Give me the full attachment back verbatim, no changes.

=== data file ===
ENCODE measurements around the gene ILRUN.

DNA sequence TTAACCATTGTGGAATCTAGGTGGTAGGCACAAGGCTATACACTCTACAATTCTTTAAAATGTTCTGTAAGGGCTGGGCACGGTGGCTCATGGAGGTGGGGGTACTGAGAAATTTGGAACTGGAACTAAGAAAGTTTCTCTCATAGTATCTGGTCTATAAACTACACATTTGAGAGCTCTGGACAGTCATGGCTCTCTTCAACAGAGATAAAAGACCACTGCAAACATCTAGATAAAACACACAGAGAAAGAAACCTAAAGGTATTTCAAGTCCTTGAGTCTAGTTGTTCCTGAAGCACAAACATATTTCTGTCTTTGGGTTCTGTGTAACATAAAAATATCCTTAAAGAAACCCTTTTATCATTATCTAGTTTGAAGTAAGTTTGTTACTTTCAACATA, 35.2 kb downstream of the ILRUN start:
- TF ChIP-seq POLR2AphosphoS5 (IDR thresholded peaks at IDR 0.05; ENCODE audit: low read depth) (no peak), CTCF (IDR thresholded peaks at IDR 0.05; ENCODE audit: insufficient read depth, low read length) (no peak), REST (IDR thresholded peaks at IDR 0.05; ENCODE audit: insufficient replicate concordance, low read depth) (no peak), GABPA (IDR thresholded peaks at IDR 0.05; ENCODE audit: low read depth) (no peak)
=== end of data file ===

ENCODE measurements around the gene ILRUN.

DNA sequence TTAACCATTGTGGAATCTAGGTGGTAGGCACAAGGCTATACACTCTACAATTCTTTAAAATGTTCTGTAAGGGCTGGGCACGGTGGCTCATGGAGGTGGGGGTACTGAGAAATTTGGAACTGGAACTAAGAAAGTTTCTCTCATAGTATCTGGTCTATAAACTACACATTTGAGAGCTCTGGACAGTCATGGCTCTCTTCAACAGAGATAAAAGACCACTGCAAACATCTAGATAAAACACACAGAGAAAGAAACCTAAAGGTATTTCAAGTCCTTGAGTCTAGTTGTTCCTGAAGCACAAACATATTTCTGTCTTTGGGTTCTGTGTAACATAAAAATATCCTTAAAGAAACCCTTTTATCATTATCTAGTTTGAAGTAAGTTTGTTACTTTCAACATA, 35.2 kb downstream of the ILRUN start:
- TF ChIP-seq POLR2AphosphoS5 (IDR thresholded peaks at IDR 0.05; ENCODE audit: low read depth) (no peak), CTCF (IDR thresholded peaks at IDR 0.05; ENCODE audit: insufficient read depth, low read length) (no peak), REST (IDR thresholded peaks at IDR 0.05; ENCODE audit: insufficient replicate concordance, low read depth) (no peak), GABPA (IDR thresholded peaks at IDR 0.05; ENCODE audit: low read depth) (no peak)